This section formulates our methodology to perform data assimilation of plastic concentration (or density) observations in any 2D Lagrangian dispersion model using an ensemble Kalman filter (EnKF). It includes the two representations of data (Eulerian and Lagrangian) being used for this process, the transformation between Eulerian and Lagrangian space, the ensemble assimilation method itself, and model ensemble initialization.
2.1 Representations of data
The distribution of the mass of plastics in a Lagrangian dispersion model is represented by weighted particles drifting according to a flow field in a 2D domain. Each virtual particle represents a drifting concentration of plastics. In turn, virtual concentration measurements are collected at fixed locations (grid points) within the studied 2D domain, i.e., an Eulerian representation of the plastic mass distribution.
Our method aims to assimilate concentration observations collected in the Eulerian representation and update the Lagrangian representation accordingly. One cycle of this process consists of projecting particle weights on the concentration grid, assimilating observation data into the concentration grid, projecting grid cell concentration updates on particle weights, and finally letting particles drift until the next assimilation time step. This procedure is summarized in Fig. 1.
The complete workflow requires the following:
an assimilation method,
a dispersion model along with the flow field used,
projection methods to go back and forth between Eulerian and Lagrangian representations, and
prior estimates for model parameters and uncertainties.
This section presents our procedure for a set of Np particles drifting in a gridded domain, with a grid size (m,n) and indices i and j to designate a grid cell. An ensemble Kalman filter works by running different simulations, or ensemble members, simultaneously with variations in model parameters (e.g., initial conditions). We use Ne members in the following.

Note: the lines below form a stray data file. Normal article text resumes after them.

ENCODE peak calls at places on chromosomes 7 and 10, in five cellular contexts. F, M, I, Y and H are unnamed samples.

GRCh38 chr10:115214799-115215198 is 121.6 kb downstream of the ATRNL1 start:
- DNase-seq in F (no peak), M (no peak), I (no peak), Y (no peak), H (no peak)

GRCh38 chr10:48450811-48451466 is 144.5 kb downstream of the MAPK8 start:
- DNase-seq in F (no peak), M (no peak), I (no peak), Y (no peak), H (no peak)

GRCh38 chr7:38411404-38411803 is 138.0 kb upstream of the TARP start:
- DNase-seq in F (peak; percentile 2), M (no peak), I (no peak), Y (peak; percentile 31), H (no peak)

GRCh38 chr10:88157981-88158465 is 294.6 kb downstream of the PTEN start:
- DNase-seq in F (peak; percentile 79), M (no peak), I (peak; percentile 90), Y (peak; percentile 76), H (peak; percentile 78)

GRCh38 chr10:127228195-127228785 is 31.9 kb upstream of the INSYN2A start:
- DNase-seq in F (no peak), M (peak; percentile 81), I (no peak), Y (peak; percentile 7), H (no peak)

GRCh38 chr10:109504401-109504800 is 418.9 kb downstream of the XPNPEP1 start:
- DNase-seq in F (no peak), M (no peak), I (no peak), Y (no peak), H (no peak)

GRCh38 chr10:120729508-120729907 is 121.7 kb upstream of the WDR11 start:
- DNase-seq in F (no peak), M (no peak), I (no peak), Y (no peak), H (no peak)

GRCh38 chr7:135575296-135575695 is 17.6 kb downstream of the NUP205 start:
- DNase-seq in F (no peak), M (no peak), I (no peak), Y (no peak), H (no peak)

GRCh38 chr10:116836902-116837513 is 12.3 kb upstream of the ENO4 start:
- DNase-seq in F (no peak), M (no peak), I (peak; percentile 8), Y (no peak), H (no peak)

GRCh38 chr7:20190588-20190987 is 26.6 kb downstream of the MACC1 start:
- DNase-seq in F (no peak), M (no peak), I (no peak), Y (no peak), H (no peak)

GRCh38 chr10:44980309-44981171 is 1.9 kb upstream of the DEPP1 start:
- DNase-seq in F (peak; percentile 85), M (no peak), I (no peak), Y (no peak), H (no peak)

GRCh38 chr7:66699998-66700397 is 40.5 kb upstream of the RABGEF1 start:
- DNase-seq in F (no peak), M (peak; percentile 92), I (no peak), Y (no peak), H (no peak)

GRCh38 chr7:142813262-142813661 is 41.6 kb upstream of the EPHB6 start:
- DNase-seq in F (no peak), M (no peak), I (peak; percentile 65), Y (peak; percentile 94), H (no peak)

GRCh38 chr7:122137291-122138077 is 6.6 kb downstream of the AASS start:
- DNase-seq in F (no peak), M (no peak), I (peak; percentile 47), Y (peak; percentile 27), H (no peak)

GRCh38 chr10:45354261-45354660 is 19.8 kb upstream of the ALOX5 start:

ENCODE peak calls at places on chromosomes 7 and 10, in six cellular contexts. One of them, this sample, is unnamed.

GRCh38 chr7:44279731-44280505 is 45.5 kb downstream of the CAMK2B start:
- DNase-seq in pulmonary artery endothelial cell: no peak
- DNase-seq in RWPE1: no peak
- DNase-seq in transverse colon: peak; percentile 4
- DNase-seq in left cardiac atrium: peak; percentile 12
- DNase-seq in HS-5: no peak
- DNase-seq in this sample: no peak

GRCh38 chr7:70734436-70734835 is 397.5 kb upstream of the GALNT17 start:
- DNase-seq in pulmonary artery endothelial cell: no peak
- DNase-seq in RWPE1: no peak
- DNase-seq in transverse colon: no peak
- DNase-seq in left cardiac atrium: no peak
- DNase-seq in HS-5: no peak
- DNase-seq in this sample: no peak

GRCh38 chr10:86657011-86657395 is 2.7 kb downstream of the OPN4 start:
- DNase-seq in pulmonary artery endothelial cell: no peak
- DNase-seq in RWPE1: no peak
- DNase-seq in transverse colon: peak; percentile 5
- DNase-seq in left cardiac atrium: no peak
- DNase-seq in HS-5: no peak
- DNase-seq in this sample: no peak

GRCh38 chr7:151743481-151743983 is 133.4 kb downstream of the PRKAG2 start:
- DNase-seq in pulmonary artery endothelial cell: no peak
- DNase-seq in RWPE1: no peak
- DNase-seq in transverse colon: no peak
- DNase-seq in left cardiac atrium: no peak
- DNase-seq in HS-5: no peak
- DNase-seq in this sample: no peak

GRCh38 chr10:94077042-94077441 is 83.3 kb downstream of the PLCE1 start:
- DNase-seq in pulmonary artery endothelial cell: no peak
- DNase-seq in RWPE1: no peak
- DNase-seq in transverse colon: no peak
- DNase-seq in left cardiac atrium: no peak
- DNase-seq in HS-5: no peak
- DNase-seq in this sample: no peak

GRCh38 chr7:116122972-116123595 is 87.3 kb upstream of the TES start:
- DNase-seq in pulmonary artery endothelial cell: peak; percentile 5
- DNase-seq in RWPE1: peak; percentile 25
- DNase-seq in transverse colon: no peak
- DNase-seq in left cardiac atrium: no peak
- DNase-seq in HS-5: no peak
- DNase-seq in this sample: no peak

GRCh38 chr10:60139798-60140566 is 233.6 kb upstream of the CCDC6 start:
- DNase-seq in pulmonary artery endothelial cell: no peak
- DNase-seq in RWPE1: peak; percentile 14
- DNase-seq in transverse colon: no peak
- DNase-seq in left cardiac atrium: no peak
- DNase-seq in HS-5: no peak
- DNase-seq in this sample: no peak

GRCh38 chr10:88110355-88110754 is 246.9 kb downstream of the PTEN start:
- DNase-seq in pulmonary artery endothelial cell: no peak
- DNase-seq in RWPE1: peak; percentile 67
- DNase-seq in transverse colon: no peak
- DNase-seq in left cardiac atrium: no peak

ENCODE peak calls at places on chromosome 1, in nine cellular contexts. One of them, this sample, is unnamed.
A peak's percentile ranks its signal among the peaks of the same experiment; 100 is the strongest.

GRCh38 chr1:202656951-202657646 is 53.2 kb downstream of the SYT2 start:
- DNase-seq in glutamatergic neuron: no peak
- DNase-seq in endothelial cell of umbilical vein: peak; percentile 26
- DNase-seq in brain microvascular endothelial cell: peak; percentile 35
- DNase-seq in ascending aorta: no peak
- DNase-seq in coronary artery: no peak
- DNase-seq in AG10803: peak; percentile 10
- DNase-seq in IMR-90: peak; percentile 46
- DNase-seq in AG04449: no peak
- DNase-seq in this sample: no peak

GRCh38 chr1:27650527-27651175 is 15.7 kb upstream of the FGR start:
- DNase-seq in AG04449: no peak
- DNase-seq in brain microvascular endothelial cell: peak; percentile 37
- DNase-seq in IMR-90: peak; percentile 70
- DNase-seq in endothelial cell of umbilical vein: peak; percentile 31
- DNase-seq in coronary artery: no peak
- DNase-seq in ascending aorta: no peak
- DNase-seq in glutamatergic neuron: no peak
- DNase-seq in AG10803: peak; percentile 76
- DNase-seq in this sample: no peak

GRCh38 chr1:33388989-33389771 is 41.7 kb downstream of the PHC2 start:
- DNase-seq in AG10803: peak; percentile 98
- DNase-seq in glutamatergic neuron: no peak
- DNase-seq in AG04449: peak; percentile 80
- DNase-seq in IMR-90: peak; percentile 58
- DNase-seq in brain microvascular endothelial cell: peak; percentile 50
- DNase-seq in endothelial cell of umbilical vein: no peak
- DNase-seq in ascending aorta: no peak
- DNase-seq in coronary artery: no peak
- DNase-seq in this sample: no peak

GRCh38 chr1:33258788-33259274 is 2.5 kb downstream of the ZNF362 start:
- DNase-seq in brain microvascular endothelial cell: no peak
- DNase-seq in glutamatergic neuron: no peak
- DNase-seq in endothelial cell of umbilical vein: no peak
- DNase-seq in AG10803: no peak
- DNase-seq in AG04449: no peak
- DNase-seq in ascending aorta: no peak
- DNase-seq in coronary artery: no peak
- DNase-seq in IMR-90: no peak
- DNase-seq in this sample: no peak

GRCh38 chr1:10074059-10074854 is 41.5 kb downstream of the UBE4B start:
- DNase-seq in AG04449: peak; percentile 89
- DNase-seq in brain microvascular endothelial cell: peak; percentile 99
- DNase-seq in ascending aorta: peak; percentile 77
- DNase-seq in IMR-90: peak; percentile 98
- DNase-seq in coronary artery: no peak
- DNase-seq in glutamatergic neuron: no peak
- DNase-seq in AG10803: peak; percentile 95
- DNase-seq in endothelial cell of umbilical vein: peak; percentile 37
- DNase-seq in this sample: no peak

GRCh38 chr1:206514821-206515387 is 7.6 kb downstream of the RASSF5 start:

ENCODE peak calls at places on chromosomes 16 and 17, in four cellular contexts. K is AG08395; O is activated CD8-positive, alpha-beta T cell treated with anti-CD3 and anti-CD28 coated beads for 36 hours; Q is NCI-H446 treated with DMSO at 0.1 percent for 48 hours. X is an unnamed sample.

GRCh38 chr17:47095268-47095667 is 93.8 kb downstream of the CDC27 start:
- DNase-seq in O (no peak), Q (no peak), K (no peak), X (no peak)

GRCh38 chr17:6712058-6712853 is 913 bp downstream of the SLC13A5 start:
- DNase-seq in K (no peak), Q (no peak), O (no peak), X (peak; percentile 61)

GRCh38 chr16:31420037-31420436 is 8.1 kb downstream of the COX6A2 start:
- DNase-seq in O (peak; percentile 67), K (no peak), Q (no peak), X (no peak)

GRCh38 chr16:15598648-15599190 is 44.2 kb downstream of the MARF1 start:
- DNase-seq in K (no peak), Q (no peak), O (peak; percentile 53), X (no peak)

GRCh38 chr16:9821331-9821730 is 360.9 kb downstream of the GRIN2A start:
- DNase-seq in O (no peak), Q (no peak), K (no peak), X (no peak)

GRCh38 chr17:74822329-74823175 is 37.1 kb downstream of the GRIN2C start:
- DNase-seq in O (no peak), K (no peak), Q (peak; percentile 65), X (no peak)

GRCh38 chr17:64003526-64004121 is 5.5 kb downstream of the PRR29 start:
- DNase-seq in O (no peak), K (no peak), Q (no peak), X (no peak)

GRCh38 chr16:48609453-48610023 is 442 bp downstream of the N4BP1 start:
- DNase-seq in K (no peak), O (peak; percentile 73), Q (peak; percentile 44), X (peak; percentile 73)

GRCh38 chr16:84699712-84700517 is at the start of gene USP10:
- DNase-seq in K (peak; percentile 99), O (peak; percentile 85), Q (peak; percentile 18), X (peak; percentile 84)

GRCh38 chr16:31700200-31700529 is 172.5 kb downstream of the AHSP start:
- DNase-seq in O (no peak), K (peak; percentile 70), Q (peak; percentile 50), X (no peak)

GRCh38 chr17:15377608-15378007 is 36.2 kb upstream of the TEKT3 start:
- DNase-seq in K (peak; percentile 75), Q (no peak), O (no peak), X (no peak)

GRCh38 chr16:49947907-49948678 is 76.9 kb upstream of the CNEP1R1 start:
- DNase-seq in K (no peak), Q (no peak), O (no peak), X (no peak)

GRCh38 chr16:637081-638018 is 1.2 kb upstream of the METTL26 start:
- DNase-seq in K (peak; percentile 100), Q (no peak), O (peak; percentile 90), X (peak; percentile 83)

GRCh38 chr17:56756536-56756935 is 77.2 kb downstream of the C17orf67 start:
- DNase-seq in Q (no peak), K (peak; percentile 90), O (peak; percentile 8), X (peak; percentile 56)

2.2.1 Projecting weights on densities
At each step t, we define the following:
the forecast weights vector of size Np (kg);
the forecast density vector computed after projecting on the density grid (kg m−2);
yt the density observation vector (kg m−2), with its error covariance matrix R;
the analyzed density vector computed by assimilating observations yt in via the ensemble Kalman filter (kg m−2);
the analysis weight vector computed by projecting on the corrections computed on (in kg); and
the set of particles present at step t in grid cell i,j.
To start, for grid cell i,j with area Ai,j, is computed with the formula
In the following, we omit sub-index t when all the operations are performed at the same time step t.
2.2.2 Assimilating with the ensemble Kalman filter (EnKF)
Our assimilation step relies on the use of ensemble Kalman filtering, as described in Evensen (2003). This method is derived from Kalman filtering and is notably suitable for situations in which the model is not an easily invertible matrix (used in standard Kalman filtering) and one cannot efficiently compute an adjoint (used in extended Kalman filtering).
Standard Kalman filtering allows computing the analysis state using a single equation. In standard Kalman filtering, the forecast state vector xf (in this case, the densities) and the analysis vector xa are linked with
H is the observation matrix that maps the state xf to the observation space of y.
The Kalman gain matrix K is defined by the following equation.
R is the observation error covariance matrix. Pf is the forecast error covariance matrix. When using a Kalman filter, Pf is in principle meant to be computed from the previous state by application of the forward integration matrix operator, but this is generally too computationally expensive and impractical. Here, we use ensemble Kalman filtering, whereby the Pf matrix computation is approximated by relying on an ensemble of simulations.
Ensemble members are different instances of our simulation with different initializations. For ensemble member , we write the forecast state vector and the ensemble average:
Accordingly, the computation of Pf can be accomplished using the formula
Each ensemble member k is then updated using Eq. (2) with xk instead of x.
2.2.3 Projecting the density updates on particles
Several ways of projecting the density updates (step 3 in Fig. 1) can be thought of. In the Ocean Plastic Assimilator v0.2, we simply choose to update the weights by uniformly distributing the density correction ratio of a grid cell i,j among the particles in the same box using this formula: